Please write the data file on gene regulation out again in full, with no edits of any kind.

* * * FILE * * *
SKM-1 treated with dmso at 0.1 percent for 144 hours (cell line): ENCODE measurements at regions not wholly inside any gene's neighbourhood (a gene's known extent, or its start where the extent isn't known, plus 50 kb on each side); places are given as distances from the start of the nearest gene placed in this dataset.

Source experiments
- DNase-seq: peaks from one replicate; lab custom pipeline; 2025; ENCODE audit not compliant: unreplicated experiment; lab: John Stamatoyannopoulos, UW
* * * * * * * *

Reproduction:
SKM-1 treated with dmso at 0.1 percent for 144 hours (cell line): ENCODE measurements at regions not wholly inside any gene's neighbourhood (a gene's known extent, or its start where the extent isn't known, plus 50 kb on each side); places are given as distances from the start of the nearest gene placed in this dataset.

Source experiments
- DNase-seq: peaks from one replicate; lab custom pipeline; 2025; ENCODE audit not compliant: unreplicated experiment; lab: John Stamatoyannopoulos, UW